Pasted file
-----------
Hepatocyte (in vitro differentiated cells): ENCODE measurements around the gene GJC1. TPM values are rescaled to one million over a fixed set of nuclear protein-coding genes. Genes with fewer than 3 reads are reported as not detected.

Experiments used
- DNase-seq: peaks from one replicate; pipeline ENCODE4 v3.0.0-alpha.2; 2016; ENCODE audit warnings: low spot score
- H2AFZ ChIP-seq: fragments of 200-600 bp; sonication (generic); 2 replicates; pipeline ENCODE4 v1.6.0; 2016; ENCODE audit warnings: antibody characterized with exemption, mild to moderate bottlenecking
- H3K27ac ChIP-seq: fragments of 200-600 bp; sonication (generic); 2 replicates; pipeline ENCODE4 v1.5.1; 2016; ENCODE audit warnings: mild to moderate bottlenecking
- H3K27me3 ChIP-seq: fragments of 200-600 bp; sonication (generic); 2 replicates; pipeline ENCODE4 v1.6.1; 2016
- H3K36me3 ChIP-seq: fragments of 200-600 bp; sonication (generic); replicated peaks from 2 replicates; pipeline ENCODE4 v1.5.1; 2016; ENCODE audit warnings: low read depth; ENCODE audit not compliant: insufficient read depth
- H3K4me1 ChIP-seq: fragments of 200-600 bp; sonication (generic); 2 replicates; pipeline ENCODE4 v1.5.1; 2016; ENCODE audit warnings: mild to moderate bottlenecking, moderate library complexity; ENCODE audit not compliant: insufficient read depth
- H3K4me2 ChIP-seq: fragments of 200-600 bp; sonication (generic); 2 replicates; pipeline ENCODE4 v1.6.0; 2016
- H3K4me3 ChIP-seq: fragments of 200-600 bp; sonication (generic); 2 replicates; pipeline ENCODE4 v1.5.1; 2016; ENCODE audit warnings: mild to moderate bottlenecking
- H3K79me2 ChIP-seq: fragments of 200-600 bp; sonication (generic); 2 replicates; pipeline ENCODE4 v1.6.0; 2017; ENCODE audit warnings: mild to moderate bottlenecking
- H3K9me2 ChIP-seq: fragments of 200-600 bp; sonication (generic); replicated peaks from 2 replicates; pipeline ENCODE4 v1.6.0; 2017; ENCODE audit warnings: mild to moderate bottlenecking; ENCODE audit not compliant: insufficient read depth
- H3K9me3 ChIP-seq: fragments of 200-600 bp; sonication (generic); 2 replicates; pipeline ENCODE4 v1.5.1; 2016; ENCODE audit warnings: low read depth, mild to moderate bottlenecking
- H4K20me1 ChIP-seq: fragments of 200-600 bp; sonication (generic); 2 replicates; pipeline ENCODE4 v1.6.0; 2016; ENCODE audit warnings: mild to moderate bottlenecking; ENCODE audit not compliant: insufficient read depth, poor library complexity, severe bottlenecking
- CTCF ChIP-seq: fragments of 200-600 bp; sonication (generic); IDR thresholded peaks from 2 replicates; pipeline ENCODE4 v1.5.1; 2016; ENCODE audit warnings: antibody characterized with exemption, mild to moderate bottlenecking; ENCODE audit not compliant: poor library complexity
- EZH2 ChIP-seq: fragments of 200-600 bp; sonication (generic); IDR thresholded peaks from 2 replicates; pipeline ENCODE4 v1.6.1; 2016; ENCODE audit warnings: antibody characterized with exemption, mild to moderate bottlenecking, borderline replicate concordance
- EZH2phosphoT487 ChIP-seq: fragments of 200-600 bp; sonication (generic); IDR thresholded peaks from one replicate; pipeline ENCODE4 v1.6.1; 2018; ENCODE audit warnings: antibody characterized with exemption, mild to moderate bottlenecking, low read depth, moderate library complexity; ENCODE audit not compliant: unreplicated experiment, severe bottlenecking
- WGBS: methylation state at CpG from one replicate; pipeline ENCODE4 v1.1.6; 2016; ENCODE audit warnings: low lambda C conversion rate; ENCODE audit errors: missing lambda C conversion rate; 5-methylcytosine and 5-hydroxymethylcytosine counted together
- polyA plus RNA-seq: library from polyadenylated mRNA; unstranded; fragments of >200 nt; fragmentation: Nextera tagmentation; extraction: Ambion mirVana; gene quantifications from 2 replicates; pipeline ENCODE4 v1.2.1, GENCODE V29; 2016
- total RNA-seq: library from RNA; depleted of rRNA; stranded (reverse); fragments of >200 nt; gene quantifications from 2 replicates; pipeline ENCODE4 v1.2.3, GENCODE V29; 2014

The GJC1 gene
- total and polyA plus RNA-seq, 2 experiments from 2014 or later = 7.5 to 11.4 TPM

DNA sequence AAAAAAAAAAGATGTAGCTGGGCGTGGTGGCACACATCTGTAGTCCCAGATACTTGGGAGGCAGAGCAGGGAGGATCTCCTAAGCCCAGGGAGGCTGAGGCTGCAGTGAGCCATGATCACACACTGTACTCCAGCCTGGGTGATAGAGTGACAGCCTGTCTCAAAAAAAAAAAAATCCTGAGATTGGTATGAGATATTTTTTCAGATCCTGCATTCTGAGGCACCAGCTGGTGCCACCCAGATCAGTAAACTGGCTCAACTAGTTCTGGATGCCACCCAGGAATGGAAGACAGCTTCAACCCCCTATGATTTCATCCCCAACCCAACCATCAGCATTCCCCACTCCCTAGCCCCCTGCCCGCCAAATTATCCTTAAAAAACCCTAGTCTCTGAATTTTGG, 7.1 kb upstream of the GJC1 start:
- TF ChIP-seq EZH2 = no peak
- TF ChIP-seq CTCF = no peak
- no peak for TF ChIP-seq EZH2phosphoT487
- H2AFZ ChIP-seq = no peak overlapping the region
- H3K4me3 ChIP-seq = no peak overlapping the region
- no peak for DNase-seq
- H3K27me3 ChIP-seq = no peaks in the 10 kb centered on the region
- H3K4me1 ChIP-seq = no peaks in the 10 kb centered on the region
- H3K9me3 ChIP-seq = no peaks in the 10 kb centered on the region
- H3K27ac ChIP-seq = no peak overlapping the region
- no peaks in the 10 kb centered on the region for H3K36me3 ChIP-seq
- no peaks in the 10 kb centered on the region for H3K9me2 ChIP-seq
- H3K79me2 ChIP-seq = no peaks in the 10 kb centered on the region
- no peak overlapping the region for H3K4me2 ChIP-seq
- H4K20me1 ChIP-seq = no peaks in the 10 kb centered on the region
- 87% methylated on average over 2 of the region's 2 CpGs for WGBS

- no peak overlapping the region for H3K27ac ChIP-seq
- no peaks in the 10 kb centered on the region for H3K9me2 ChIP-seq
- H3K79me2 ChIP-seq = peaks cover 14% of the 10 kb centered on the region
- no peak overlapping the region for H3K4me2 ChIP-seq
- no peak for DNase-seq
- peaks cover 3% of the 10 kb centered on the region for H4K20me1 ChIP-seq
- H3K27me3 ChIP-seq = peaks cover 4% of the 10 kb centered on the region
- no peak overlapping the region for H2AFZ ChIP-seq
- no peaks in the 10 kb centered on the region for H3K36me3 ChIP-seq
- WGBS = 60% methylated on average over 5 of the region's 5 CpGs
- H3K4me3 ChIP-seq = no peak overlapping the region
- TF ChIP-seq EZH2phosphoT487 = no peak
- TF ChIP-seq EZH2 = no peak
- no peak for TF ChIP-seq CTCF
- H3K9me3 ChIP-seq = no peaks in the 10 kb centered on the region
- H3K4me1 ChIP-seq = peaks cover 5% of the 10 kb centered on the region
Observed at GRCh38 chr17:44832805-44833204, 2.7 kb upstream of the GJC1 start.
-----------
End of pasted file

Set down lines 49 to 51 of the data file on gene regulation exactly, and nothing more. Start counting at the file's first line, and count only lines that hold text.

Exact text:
- WGBS = 60% methylated on average over 5 of the region's 5 CpGs
- H3K4me3 ChIP-seq = no peak overlapping the region
- TF ChIP-seq EZH2phosphoT487 = no peak